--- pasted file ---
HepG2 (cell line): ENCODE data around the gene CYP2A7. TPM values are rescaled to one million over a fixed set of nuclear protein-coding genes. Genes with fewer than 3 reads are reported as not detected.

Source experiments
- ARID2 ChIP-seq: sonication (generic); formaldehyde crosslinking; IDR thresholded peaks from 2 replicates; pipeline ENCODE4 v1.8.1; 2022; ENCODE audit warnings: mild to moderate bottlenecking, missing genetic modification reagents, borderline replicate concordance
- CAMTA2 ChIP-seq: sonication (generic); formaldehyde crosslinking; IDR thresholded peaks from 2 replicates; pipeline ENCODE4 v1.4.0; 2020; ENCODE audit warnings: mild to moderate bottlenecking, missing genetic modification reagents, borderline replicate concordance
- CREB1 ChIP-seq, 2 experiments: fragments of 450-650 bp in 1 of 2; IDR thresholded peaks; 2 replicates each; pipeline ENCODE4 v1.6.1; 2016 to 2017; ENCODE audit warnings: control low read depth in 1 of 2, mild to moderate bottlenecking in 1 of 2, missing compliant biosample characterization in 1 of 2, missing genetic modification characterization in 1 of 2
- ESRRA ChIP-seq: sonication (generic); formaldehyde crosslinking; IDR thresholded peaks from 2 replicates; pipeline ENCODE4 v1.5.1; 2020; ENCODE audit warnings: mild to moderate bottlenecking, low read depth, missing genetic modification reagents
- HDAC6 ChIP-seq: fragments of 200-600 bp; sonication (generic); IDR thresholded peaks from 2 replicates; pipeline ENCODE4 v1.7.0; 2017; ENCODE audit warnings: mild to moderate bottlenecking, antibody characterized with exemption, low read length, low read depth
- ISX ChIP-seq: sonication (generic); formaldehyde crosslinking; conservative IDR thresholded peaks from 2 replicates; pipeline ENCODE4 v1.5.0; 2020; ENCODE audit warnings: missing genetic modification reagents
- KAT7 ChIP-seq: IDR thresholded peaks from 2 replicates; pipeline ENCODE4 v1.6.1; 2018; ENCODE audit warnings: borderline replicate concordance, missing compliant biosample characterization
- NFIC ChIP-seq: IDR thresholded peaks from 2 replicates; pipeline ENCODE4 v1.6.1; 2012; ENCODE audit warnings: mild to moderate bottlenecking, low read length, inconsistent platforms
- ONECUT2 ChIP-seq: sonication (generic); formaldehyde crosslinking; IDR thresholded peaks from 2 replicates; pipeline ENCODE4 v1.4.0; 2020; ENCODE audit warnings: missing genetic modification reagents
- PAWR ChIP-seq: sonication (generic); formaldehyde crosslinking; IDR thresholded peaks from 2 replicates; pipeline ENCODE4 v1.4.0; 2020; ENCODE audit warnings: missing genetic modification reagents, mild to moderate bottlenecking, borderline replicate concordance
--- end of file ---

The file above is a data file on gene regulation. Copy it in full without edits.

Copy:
HepG2 (cell line): ENCODE data around the gene CYP2A7. TPM values are rescaled to one million over a fixed set of nuclear protein-coding genes. Genes with fewer than 3 reads are reported as not detected.

Source experiments
- ARID2 ChIP-seq: sonication (generic); formaldehyde crosslinking; IDR thresholded peaks from 2 replicates; pipeline ENCODE4 v1.8.1; 2022; ENCODE audit warnings: mild to moderate bottlenecking, missing genetic modification reagents, borderline replicate concordance
- CAMTA2 ChIP-seq: sonication (generic); formaldehyde crosslinking; IDR thresholded peaks from 2 replicates; pipeline ENCODE4 v1.4.0; 2020; ENCODE audit warnings: mild to moderate bottlenecking, missing genetic modification reagents, borderline replicate concordance
- CREB1 ChIP-seq, 2 experiments: fragments of 450-650 bp in 1 of 2; IDR thresholded peaks; 2 replicates each; pipeline ENCODE4 v1.6.1; 2016 to 2017; ENCODE audit warnings: control low read depth in 1 of 2, mild to moderate bottlenecking in 1 of 2, missing compliant biosample characterization in 1 of 2, missing genetic modification characterization in 1 of 2
- ESRRA ChIP-seq: sonication (generic); formaldehyde crosslinking; IDR thresholded peaks from 2 replicates; pipeline ENCODE4 v1.5.1; 2020; ENCODE audit warnings: mild to moderate bottlenecking, low read depth, missing genetic modification reagents
- HDAC6 ChIP-seq: fragments of 200-600 bp; sonication (generic); IDR thresholded peaks from 2 replicates; pipeline ENCODE4 v1.7.0; 2017; ENCODE audit warnings: mild to moderate bottlenecking, antibody characterized with exemption, low read length, low read depth
- ISX ChIP-seq: sonication (generic); formaldehyde crosslinking; conservative IDR thresholded peaks from 2 replicates; pipeline ENCODE4 v1.5.0; 2020; ENCODE audit warnings: missing genetic modification reagents
- KAT7 ChIP-seq: IDR thresholded peaks from 2 replicates; pipeline ENCODE4 v1.6.1; 2018; ENCODE audit warnings: borderline replicate concordance, missing compliant biosample characterization
- NFIC ChIP-seq: IDR thresholded peaks from 2 replicates; pipeline ENCODE4 v1.6.1; 2012; ENCODE audit warnings: mild to moderate bottlenecking, low read length, inconsistent platforms
- ONECUT2 ChIP-seq: sonication (generic); formaldehyde crosslinking; IDR thresholded peaks from 2 replicates; pipeline ENCODE4 v1.4.0; 2020; ENCODE audit warnings: missing genetic modification reagents
- PAWR ChIP-seq: sonication (generic); formaldehyde crosslinking; IDR thresholded peaks from 2 replicates; pipeline ENCODE4 v1.4.0; 2020; ENCODE audit warnings: missing genetic modification reagents, mild to moderate bottlenecking, borderline replicate concordance